Quantum market to be worth $2bn in 2030
The quantum market will be worth $2.1 billion in 2030, says Yole Developpement, with the quantum computing segment reaching more than $4 billion by 2035.
Overall the quantum technology market place will grow with a 13% CAGR from a total market of $761 million in 2022 to $1,099 million in 2025.
Breaking this down to sub-markets: quantum computing was worth $65 million in 2022, which Yole differentiates from Quantum computing as a service (QaaS), which it reckons was worth $46 million.
So quantum computing overall was worth $111 million in 2022. Meanwhile quantum sensing and timing market was already worth $545 million in 2022. The quantum cryptography market was smaller at $106 million.
This is a small market with much of the effort in R&D, particularly on the quantum computing side, where tremendous growth is expected
Step by step, an industrial quantum supply chain is developing as many companies are positioning themselves.
Many technological options are being pursued (superconductors, photons, trapped ions, cold atoms …) for quantum technologies, but the final choices are not yet fixed.
Quantum technologies have three primary applications: computing, communication, and sensing.
Computing still attracts most of the R&D effort and investor money. However, pushed by quantum computing developments, the other two are also starting to attract more attention: quantum networking will be necessary to interconnect quantum computers, and new applications will require ultra-sensitive sensors based on quantum effects.”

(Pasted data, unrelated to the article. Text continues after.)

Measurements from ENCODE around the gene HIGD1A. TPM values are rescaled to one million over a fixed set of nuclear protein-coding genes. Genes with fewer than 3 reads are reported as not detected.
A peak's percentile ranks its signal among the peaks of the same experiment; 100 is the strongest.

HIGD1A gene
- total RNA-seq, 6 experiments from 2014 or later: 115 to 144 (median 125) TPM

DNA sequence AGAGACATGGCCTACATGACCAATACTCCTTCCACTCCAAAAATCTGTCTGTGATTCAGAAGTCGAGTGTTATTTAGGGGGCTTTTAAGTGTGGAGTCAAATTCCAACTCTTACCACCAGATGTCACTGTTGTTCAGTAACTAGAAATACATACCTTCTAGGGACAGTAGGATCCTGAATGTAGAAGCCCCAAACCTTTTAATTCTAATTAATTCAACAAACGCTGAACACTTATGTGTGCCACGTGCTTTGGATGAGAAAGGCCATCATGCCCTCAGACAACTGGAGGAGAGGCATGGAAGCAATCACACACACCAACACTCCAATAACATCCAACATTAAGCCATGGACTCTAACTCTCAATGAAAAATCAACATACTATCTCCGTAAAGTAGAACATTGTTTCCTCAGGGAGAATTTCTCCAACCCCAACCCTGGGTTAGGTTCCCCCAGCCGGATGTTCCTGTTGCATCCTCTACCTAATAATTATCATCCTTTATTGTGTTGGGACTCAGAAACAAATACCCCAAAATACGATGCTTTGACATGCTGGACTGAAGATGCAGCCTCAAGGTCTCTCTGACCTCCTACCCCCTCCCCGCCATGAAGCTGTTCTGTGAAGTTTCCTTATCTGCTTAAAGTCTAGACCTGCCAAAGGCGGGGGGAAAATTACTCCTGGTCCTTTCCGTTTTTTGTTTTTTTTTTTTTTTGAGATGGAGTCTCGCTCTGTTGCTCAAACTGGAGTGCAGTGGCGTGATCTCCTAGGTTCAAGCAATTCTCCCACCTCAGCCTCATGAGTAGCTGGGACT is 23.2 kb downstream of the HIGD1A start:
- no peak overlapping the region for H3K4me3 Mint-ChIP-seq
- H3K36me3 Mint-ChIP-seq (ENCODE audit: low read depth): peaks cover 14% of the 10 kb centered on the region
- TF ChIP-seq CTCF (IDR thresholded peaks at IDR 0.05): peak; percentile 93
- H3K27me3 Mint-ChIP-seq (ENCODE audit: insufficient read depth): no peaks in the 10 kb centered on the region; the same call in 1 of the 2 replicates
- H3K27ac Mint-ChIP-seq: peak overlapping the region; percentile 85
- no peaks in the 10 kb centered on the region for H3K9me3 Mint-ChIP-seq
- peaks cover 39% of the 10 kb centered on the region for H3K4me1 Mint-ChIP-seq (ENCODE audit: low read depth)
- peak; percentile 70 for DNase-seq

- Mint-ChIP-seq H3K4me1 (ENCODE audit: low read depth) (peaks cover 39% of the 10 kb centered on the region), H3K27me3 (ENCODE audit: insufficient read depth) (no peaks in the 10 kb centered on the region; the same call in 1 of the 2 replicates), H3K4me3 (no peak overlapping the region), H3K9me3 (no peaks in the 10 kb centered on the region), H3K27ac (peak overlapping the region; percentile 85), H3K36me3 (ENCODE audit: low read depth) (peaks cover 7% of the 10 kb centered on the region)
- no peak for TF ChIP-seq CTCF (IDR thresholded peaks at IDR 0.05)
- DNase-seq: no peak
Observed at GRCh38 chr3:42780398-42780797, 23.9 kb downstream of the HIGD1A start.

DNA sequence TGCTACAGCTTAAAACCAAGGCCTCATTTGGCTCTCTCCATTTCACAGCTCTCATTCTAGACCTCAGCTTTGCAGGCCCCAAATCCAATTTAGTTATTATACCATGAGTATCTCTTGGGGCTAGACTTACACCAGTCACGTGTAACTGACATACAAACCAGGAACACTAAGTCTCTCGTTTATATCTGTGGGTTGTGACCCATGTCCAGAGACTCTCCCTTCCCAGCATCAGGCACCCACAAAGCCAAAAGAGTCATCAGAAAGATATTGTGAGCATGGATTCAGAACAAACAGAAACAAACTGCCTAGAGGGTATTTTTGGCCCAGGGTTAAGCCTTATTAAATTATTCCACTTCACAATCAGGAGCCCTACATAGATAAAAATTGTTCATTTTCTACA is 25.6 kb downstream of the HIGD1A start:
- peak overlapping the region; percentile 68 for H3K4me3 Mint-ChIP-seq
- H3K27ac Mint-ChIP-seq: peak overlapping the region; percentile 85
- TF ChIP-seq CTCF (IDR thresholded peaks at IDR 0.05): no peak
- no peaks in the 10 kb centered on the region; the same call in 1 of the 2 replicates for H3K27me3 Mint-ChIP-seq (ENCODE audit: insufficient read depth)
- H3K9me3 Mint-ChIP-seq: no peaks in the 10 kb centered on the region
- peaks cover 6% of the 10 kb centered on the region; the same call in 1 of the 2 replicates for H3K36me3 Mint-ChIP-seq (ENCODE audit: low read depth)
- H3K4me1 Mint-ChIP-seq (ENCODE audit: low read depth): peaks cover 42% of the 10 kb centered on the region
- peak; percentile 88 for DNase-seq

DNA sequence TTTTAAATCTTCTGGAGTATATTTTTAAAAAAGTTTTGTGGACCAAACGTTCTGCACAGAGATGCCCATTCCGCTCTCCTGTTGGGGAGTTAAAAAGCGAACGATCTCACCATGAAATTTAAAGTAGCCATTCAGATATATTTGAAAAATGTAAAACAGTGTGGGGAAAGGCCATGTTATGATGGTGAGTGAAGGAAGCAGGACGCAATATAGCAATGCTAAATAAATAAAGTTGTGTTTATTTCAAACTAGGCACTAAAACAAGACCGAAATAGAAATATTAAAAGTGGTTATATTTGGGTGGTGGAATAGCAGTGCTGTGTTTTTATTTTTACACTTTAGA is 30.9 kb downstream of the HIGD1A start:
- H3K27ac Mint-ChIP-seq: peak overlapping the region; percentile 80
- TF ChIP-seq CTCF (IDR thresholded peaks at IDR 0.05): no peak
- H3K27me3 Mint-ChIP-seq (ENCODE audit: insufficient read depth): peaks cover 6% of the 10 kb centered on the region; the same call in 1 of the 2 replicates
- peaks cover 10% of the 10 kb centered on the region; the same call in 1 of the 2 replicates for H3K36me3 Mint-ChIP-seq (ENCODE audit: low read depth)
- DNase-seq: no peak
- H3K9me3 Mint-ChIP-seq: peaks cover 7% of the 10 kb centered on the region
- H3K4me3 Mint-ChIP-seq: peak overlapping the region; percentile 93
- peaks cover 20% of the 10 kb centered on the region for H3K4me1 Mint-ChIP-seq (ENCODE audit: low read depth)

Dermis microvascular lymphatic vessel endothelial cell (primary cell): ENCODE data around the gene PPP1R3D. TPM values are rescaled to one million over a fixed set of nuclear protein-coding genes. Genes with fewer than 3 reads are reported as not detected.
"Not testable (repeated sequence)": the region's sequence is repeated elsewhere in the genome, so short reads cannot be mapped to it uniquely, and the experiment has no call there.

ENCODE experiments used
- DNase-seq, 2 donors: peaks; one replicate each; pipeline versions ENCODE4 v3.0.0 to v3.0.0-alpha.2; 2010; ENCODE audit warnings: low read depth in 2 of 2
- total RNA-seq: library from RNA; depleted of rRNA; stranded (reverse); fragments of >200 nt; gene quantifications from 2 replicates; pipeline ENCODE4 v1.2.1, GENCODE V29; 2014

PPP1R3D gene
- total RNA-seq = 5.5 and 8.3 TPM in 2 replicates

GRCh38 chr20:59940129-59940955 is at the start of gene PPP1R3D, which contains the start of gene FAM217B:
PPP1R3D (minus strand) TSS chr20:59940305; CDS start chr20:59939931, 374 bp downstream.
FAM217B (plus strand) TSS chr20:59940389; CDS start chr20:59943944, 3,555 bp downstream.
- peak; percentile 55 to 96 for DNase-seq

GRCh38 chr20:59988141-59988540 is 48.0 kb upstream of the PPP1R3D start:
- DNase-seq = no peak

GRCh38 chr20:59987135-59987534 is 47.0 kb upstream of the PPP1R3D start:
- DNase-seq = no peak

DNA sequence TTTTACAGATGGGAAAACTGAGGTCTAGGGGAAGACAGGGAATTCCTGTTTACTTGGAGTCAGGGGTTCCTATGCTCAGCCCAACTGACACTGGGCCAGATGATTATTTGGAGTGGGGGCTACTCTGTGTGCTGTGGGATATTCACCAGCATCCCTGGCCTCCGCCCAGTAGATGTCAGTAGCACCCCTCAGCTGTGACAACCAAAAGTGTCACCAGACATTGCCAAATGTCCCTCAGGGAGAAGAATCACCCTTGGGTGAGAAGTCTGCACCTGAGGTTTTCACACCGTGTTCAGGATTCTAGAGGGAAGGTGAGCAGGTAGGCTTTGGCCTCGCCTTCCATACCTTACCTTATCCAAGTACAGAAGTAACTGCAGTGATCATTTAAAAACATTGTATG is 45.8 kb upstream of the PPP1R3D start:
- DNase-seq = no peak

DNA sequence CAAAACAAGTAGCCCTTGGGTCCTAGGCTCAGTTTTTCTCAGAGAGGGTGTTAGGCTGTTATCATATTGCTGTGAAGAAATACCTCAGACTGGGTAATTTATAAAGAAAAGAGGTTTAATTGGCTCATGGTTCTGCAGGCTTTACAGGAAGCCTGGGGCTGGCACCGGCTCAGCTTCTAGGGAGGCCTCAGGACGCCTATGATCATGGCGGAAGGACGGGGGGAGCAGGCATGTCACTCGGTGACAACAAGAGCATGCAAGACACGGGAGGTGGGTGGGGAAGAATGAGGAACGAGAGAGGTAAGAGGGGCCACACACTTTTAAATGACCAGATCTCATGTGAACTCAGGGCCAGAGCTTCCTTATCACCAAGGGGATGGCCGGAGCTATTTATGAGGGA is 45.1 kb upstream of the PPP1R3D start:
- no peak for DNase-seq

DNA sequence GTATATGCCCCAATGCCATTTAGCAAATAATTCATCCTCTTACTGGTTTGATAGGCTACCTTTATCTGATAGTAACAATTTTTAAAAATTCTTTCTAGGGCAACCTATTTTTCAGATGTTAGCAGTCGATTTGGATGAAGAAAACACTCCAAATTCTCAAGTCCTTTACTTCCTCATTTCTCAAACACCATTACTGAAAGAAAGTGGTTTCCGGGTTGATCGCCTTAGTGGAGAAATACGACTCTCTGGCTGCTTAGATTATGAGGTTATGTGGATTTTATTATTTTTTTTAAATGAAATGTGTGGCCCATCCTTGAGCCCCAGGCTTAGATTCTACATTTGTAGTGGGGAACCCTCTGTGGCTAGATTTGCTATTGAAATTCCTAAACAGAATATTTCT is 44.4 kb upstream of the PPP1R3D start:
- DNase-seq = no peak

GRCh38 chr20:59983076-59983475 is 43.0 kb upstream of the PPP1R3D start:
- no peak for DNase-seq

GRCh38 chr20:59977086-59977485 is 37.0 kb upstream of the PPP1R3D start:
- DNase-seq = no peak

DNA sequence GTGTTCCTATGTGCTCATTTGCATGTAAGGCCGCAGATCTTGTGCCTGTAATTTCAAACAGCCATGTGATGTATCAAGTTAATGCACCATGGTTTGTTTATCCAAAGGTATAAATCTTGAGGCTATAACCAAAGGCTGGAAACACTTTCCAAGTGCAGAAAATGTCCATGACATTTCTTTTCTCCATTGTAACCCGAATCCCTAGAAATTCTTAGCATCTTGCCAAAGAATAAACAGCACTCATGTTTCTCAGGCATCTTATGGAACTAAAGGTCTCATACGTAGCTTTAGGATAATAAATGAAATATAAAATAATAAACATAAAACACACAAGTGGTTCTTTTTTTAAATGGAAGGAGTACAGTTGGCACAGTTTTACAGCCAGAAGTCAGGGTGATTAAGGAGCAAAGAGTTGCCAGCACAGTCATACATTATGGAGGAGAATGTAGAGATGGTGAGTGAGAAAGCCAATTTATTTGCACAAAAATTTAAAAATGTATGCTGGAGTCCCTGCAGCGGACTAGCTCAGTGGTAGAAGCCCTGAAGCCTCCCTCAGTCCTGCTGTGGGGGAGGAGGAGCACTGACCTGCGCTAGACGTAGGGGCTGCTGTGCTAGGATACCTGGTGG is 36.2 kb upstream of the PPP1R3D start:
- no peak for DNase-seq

“As quantum computers become readily available, they will be able to break the current integrity keys used for data exchange,” says Yole’s Eric Mounier, “this creates a direct connection to quantum cryptography, and post-quantum approaches are being developed to prevent future hacking by quantum computers (communication, bitcoins, cryptocurrency, etc., could also be compromised by quantum computers).”
“The quantum ecosystem is maturing step-by-step and strengthening through research project collaborations, patent portfolio (China is currently dominant), creation of numerous startups (USA, Canada, and Europe are leading), and big Semiconductor vendor/equipment makers entering the game,” adds Mounier, “as a consequence, an industrial quantum supply chain is developing. Many companies are positioning themselves, from materials and equipment providers to chip foundries, systems, services, and associated hardware.”
The involvement of semiconductor players, including GlobalFoundries, TSMC, X-FAB, Intel, photonics with Ligentec, and equipment makers (for example, Keysight, Formfactor, Oxford Instruments, AMAT) is setting up a robust technological base for future quantum technologies: spin QD is, of course, also of interest, as it leverages Si CMOS technology.
But partnerships are still critical since only relatively few companies can pursue different R&D approaches simultaneously.
Infineon Technologies is the exception, with R&D on three different technological qubit techniques: superconducting, trapped ions, and spin.
The trend today is to have a “full stack approach” from the quantum chips up to the computer and software/service level.
However, as this approach requires significant R&D resources, people, budget, and effort, not all players can do it